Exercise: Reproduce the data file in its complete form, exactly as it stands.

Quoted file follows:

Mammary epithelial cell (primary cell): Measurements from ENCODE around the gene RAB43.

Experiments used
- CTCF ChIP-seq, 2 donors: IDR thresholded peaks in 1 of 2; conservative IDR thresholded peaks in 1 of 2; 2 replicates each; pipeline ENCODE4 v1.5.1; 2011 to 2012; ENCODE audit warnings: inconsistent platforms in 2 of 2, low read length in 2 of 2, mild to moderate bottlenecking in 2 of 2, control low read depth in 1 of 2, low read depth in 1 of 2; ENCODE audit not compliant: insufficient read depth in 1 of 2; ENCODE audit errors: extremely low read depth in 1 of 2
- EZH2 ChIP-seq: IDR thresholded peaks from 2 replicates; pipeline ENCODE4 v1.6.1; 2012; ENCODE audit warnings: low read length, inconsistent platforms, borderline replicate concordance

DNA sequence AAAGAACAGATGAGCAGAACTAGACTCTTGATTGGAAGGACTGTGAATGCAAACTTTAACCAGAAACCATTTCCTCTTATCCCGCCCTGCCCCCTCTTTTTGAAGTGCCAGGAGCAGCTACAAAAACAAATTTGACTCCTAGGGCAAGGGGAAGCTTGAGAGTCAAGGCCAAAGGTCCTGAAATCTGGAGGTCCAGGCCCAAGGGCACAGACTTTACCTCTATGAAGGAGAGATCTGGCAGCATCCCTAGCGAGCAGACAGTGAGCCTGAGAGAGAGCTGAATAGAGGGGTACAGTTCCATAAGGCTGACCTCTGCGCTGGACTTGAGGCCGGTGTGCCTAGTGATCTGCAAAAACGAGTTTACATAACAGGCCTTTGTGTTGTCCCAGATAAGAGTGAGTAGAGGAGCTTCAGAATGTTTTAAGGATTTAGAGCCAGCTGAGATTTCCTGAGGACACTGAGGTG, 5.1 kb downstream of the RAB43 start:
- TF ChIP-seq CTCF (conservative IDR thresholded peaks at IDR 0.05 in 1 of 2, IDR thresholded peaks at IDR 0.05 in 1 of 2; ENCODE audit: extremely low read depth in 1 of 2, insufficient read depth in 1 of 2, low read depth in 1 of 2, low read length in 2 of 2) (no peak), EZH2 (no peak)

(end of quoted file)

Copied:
Mammary epithelial cell (primary cell): Measurements from ENCODE around the gene RAB43.

Experiments used
- CTCF ChIP-seq, 2 donors: IDR thresholded peaks in 1 of 2; conservative IDR thresholded peaks in 1 of 2; 2 replicates each; pipeline ENCODE4 v1.5.1; 2011 to 2012; ENCODE audit warnings: inconsistent platforms in 2 of 2, low read length in 2 of 2, mild to moderate bottlenecking in 2 of 2, control low read depth in 1 of 2, low read depth in 1 of 2; ENCODE audit not compliant: insufficient read depth in 1 of 2; ENCODE audit errors: extremely low read depth in 1 of 2
- EZH2 ChIP-seq: IDR thresholded peaks from 2 replicates; pipeline ENCODE4 v1.6.1; 2012; ENCODE audit warnings: low read length, inconsistent platforms, borderline replicate concordance

DNA sequence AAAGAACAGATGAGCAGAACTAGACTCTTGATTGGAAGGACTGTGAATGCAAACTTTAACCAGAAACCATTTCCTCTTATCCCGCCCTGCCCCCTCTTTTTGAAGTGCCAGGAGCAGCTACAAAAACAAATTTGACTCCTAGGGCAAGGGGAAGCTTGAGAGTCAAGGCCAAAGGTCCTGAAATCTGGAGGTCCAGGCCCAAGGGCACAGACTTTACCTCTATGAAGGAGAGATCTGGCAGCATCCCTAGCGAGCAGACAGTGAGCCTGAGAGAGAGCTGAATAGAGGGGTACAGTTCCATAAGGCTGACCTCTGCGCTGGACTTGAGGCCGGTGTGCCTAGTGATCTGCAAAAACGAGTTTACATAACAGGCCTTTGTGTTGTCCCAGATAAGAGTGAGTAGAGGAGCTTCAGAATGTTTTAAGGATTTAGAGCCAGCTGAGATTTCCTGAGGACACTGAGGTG, 5.1 kb downstream of the RAB43 start:
- TF ChIP-seq CTCF (conservative IDR thresholded peaks at IDR 0.05 in 1 of 2, IDR thresholded peaks at IDR 0.05 in 1 of 2; ENCODE audit: extremely low read depth in 1 of 2, insufficient read depth in 1 of 2, low read depth in 1 of 2, low read length in 2 of 2) (no peak), EZH2 (no peak)